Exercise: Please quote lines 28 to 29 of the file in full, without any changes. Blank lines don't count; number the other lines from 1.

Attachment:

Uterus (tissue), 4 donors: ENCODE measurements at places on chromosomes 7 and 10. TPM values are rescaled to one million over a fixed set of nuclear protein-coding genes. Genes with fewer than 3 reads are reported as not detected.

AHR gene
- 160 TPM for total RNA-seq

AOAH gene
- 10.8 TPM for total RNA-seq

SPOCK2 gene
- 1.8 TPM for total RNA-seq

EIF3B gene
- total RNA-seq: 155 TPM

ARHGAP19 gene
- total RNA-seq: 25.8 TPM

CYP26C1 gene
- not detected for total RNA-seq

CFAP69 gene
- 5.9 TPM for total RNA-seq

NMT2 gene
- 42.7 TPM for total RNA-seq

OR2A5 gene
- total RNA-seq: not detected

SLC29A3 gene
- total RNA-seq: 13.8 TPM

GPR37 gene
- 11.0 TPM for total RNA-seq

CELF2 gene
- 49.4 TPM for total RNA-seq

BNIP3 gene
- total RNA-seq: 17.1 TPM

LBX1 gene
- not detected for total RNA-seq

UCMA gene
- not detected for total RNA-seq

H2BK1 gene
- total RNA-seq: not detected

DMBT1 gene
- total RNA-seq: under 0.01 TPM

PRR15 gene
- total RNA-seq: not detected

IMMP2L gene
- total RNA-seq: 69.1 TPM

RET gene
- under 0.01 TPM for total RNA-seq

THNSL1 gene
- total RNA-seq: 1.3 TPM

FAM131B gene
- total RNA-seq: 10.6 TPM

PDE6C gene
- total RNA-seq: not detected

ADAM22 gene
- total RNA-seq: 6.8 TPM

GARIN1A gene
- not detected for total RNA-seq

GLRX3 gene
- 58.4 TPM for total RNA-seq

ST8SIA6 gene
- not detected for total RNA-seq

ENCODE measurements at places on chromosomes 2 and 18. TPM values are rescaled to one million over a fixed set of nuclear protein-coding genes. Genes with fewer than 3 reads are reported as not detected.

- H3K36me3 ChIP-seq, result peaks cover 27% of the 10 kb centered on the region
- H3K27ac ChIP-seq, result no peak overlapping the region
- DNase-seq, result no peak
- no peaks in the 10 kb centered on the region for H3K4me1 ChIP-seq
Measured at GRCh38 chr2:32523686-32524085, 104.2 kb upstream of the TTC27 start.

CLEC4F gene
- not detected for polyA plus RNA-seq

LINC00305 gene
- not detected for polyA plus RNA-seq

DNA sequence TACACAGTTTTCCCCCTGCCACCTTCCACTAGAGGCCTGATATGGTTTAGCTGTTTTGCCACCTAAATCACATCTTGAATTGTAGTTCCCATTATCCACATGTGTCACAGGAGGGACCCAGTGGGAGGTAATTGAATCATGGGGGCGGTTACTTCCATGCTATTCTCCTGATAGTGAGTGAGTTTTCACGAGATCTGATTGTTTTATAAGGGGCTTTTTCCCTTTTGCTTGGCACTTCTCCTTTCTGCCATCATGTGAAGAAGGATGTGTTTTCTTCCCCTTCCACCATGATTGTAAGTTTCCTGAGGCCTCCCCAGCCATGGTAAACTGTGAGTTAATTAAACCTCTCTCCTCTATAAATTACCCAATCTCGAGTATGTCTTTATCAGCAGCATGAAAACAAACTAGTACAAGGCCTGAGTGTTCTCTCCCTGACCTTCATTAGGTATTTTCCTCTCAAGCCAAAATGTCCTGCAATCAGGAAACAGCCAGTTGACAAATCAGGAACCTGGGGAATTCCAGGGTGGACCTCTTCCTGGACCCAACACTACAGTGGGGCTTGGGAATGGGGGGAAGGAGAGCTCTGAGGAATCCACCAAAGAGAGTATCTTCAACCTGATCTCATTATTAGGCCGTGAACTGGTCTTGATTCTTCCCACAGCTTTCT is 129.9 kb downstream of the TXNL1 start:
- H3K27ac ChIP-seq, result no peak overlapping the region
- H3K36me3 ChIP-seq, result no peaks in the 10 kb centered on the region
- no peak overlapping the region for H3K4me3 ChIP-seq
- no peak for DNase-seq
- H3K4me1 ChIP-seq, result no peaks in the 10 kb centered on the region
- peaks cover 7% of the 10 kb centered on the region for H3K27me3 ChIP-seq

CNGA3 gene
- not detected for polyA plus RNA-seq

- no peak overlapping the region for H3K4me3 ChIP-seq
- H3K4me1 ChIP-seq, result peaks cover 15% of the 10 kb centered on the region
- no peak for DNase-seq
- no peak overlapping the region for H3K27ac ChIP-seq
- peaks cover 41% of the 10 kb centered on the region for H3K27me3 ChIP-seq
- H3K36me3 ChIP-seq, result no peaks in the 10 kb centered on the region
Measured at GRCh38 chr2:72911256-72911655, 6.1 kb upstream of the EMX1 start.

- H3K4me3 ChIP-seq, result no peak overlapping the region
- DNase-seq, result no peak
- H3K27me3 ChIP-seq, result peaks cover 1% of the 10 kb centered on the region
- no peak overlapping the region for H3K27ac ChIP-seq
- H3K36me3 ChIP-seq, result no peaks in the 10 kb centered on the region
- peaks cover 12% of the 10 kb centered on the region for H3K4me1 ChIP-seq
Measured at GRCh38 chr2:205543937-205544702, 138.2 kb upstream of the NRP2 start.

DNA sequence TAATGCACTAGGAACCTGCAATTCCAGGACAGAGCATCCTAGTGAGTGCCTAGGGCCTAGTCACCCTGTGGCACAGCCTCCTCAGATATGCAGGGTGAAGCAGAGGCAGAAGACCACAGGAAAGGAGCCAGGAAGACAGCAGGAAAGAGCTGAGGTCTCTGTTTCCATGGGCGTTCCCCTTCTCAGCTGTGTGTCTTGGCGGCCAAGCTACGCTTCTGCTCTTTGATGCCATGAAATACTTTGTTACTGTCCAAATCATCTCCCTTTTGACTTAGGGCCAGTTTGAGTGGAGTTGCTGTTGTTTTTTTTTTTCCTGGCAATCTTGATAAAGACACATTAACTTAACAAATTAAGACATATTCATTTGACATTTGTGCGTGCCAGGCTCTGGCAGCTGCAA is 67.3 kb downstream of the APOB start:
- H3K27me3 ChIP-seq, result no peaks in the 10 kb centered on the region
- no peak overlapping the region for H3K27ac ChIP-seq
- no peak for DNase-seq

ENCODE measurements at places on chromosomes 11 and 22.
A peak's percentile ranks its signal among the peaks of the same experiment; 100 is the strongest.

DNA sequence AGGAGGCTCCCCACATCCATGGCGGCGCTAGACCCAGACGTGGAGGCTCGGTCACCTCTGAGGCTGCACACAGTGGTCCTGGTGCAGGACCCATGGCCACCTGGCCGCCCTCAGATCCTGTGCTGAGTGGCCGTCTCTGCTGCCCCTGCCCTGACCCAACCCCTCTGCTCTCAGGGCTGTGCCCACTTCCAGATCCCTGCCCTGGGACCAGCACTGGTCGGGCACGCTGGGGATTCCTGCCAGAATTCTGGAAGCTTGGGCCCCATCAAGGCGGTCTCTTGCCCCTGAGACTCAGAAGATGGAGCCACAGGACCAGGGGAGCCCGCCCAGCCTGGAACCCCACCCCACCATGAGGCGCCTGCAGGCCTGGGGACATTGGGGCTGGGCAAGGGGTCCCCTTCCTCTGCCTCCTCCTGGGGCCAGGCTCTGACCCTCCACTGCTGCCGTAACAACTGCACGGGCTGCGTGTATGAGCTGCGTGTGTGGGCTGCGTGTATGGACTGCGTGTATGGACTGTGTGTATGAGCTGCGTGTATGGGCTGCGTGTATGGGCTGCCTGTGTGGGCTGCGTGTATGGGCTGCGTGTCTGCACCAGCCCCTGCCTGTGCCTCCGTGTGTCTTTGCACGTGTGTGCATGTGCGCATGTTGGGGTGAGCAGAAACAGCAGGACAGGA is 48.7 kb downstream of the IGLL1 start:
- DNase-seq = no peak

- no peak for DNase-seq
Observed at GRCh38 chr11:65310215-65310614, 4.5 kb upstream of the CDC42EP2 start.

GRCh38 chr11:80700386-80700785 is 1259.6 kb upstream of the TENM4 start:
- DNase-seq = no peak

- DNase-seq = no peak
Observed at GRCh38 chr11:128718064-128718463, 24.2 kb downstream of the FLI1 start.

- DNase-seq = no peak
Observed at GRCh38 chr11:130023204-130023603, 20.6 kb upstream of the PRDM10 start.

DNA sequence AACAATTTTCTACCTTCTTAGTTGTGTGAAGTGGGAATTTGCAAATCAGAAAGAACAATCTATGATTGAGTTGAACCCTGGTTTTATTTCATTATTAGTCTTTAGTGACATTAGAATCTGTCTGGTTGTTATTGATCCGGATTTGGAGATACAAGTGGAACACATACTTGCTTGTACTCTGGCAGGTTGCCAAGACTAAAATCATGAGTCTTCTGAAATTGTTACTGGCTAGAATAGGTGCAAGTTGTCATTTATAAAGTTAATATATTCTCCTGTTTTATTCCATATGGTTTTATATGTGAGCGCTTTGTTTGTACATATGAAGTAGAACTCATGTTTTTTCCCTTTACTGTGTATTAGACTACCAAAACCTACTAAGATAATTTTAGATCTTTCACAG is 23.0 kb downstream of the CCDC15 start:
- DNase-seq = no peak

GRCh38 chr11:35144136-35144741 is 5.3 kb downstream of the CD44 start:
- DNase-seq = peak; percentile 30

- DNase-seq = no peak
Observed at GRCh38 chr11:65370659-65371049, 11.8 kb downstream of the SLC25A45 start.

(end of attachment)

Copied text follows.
LBX1 gene
- not detected for total RNA-seq